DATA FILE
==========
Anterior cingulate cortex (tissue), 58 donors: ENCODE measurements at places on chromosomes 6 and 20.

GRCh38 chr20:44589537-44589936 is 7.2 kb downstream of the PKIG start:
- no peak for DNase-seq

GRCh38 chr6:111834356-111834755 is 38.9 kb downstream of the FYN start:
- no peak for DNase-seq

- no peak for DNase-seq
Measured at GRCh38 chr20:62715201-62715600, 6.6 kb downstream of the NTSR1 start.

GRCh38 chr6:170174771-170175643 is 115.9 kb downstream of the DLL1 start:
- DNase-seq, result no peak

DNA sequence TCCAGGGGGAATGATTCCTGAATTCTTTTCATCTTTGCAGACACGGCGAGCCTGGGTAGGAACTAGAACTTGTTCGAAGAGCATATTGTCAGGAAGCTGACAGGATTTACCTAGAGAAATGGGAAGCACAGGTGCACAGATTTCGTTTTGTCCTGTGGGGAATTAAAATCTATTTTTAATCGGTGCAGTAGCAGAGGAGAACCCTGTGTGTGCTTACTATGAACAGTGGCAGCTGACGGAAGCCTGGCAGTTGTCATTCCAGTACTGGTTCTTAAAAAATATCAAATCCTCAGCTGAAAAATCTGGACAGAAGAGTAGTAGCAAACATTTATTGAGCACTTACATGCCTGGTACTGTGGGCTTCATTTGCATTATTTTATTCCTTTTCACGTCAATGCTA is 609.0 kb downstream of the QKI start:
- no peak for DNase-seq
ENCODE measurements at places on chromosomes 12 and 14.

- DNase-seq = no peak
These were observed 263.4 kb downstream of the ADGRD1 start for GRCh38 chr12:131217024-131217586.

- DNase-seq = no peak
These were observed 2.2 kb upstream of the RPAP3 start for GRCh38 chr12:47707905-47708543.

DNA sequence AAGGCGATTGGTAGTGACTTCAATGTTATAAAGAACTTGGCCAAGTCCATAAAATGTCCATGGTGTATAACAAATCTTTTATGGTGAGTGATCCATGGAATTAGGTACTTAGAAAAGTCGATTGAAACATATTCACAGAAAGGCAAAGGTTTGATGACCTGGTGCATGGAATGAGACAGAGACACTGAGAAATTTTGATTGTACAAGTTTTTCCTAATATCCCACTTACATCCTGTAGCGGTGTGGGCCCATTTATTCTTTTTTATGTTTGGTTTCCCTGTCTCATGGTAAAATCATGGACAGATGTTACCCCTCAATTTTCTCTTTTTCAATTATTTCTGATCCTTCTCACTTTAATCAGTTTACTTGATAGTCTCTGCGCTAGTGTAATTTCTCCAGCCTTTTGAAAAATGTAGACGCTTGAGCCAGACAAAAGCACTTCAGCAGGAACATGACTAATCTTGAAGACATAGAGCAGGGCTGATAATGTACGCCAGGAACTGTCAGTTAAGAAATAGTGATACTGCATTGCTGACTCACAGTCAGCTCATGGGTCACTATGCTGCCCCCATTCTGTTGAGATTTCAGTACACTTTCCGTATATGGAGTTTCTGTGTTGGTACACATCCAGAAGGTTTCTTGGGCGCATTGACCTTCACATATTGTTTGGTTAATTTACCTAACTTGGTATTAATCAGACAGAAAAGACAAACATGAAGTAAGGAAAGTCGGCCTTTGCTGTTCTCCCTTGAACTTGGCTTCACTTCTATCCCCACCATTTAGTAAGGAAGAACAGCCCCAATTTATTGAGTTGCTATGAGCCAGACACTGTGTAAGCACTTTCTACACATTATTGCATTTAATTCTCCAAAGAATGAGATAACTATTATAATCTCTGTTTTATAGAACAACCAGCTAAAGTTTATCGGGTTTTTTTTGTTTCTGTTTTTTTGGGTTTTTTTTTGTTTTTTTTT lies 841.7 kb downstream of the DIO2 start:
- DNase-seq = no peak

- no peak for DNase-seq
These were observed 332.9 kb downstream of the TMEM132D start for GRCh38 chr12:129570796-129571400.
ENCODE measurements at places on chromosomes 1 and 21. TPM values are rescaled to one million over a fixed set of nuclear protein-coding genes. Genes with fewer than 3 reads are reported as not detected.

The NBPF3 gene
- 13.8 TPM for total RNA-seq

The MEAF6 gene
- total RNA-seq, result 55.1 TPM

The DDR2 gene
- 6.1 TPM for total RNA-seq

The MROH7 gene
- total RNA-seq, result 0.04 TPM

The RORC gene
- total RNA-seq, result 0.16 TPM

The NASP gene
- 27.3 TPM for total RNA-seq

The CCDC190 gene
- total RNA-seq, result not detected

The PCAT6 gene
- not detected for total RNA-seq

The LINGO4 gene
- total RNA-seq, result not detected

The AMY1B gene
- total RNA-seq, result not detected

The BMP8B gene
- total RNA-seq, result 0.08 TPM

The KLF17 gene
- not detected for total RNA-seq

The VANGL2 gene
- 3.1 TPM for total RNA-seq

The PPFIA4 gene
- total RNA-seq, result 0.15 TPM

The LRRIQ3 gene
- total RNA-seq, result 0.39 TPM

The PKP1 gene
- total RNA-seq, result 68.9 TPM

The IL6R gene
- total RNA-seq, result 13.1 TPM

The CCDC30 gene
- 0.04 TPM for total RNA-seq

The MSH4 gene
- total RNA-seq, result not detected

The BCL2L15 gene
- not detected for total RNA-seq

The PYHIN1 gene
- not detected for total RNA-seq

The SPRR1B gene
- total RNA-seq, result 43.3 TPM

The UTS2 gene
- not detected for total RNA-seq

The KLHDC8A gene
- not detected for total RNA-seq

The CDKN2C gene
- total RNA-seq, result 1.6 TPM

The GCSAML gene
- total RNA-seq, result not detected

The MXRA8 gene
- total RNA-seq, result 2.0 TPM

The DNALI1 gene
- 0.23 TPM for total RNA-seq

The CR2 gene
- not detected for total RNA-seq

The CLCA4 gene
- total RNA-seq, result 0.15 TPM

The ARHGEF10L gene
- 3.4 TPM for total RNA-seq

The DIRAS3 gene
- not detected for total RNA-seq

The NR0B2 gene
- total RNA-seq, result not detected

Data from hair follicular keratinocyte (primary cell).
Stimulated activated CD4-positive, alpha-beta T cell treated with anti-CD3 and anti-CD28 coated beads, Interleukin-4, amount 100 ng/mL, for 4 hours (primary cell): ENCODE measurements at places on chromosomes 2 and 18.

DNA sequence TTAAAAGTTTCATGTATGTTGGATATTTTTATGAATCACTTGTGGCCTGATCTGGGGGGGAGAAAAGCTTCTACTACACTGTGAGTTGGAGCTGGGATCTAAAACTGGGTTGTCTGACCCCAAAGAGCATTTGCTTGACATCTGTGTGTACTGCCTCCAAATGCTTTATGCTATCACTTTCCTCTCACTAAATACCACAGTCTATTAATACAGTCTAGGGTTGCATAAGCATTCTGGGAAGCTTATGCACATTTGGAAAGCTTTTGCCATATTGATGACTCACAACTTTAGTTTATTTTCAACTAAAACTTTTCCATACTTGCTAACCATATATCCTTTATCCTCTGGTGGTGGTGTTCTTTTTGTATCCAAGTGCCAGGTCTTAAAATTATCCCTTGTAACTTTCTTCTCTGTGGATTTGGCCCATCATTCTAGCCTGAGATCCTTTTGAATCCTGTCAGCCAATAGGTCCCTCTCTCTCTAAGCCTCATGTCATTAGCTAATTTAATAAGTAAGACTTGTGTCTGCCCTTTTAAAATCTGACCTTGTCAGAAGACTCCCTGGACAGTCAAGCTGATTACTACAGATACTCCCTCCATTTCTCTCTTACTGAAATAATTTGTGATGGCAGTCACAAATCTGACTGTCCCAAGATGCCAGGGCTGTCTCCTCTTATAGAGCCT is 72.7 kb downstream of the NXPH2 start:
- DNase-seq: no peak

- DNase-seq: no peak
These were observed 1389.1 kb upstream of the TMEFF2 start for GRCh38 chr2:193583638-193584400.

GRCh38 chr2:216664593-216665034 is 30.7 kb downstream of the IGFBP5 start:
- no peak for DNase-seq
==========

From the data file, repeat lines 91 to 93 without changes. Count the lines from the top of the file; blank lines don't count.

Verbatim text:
- DNase-seq: no peak

- DNase-seq: no peak
These were observed 1389.1 kb upstream of the TMEFF2 start for GRCh38 chr2:193583638-193584400.